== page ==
Sullivan Team
1031 Tax Deferred Exchange
Major Guidelines for Section 1031Exchanges



Background:

In most instances, the sale of real estate, other than one's primary personal residence, gives rise to a federal and a state capital gains tax liability. This is true for land and all categories of rental property, including single-family homes, condos, and multi-unit residences such as two or three family homes. When the property owner lives in one unit of a multi-unit building such as a three family home, the sale of that portion of the property representing the rental units is generally subject to a capital gains tax. This tax can be substantial and is generally payable with the property owner's federal and state tax filings for the year in which the property was sold.

Section 1031 of the Internal Revenue Code enables property owners who are selling business or investment property, such as rental residential property, to indefinitely defer this capital gains tax. To consider a Section 1031 Exchange, the property owner must initially meet these two guidelines:

1. The property that the owner is selling must qualify as business or investment property. This includes most residential rental property, land and commercial / industrial buildings; and

2. The property owner must reinvest the net sales proceeds in qualifying Replacement Property, such as another residential rental property, land or a commercial / industrial property.

Property owners who meet these two broad qualifications should look into the benefits of a Section 1031 Exchange when arranging for the sale and purchase of their properties.

What is a Section 1031 Exchange

A Section 1031 Exchange, often referred to as a like-kind exchange, rarely involves two people trading properties. It almost always involves a property owner:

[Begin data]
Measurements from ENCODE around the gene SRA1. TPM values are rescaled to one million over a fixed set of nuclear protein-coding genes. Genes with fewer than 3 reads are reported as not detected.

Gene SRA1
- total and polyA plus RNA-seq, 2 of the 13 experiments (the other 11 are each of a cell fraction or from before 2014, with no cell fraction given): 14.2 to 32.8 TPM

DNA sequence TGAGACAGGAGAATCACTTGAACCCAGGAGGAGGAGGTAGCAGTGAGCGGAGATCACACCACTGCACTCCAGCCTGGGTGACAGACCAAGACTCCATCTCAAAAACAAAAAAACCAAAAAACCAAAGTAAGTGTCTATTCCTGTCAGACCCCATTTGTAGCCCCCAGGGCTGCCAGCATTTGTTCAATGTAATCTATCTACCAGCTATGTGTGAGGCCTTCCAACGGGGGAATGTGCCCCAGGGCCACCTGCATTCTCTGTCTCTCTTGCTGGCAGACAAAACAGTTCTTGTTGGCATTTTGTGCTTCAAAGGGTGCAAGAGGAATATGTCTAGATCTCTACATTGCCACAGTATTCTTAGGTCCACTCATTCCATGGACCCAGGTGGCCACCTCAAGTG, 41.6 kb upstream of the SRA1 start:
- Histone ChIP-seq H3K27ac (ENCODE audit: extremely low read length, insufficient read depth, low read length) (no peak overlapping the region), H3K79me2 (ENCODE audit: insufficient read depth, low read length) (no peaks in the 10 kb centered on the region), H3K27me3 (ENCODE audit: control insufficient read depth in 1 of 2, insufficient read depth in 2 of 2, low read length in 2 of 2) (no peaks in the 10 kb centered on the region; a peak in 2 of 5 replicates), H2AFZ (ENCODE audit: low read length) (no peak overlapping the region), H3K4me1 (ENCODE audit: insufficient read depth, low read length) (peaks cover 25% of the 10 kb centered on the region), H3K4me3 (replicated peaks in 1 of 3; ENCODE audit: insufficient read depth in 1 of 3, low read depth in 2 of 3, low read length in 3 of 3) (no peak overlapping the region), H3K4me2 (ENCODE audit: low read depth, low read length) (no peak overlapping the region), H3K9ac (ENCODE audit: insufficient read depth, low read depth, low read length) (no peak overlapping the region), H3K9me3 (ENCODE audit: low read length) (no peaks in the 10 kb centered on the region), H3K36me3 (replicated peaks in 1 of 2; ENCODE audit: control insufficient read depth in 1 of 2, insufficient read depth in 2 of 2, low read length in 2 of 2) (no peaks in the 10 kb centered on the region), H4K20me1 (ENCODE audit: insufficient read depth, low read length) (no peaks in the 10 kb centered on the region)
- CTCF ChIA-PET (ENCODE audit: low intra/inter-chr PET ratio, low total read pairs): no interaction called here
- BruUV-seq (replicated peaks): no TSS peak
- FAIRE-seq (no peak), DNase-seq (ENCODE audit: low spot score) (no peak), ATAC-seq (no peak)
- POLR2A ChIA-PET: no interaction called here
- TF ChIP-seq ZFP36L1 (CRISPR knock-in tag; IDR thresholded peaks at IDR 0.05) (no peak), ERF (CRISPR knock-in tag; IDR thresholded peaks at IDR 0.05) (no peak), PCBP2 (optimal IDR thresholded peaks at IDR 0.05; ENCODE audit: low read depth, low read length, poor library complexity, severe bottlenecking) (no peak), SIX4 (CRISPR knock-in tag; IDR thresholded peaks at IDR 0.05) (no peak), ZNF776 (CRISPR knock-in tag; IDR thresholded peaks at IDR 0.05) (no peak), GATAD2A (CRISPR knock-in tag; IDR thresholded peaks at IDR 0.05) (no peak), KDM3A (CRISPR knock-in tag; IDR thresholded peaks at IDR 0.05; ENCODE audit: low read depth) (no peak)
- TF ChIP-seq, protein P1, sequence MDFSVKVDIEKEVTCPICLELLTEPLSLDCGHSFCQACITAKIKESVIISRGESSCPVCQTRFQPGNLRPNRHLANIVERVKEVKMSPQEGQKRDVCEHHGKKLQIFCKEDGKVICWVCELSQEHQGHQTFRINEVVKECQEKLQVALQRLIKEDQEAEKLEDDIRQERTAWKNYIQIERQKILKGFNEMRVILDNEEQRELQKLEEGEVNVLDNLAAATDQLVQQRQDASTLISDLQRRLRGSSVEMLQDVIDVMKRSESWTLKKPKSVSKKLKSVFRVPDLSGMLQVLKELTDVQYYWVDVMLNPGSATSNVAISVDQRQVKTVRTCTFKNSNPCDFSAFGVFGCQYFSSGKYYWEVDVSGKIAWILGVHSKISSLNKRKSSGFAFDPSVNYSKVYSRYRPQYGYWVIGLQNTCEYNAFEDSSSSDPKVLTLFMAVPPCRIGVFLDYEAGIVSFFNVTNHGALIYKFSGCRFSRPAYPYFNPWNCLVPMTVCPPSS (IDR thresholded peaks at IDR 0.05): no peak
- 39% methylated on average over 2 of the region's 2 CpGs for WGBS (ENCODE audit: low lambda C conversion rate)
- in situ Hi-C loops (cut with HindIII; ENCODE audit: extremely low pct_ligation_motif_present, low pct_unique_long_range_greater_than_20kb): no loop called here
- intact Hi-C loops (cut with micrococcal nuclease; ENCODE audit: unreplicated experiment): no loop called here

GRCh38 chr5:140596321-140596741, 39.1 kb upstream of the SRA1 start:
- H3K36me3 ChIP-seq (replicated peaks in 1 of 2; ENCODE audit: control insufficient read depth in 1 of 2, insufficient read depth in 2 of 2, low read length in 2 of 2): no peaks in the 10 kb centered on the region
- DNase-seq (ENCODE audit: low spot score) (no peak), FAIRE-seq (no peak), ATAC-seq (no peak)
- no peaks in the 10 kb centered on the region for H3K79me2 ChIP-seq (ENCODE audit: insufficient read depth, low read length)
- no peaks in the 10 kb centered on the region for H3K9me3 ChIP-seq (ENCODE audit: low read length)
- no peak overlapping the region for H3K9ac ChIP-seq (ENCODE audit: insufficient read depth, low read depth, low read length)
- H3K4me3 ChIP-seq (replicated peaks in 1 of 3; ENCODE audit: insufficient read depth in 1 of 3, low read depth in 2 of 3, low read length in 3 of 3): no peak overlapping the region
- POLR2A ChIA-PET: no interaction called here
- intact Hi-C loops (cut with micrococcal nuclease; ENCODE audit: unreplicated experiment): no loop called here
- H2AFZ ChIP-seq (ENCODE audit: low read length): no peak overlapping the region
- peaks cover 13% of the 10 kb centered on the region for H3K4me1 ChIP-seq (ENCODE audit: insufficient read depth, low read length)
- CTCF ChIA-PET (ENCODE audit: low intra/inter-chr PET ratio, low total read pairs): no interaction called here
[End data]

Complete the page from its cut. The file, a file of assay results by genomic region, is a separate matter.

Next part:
-Working with his or her broker who will assist in selling one property such as land or a rental property, then purchasing another 'business or investment' property; and

-Working with a Qualified Intermediary who will provide the documents, escrow services and guidance necessary for the property owner's sale and purchase to qualify as an exchange for tax purposes.

Please Note:

-Although Exchanges most often consist of the sale of one property and the purchase of another, it is possible for exchanges to include multiple properties. For example, a property owner may sell one property the acquire two, or sell three properties and acquire one while completing a Section 1031 Exchange.

-Different types of property can be exchanged, for example: a property owner can sell land and buy a residential rental property, or sell residential and buy a commercial property, or sell commercial and buy an industrial or residential rental property.

-The sold, or Relinquished property and the purchased, or Replacement property, need not be of the same value; however the purchase of a Replacement Property for an amount less than the sale price of the Relinquished Property may give rise to a limited capital gains tax.

Types of Exchanges:

Delayed (or Forward) Exchange: This occurs when the Relinquished Property is first sold, then the Replacement Property is acquired at a later date. This is the most common and generally the simplest and least expensive type of exchange. Please see the important time constraints noted below.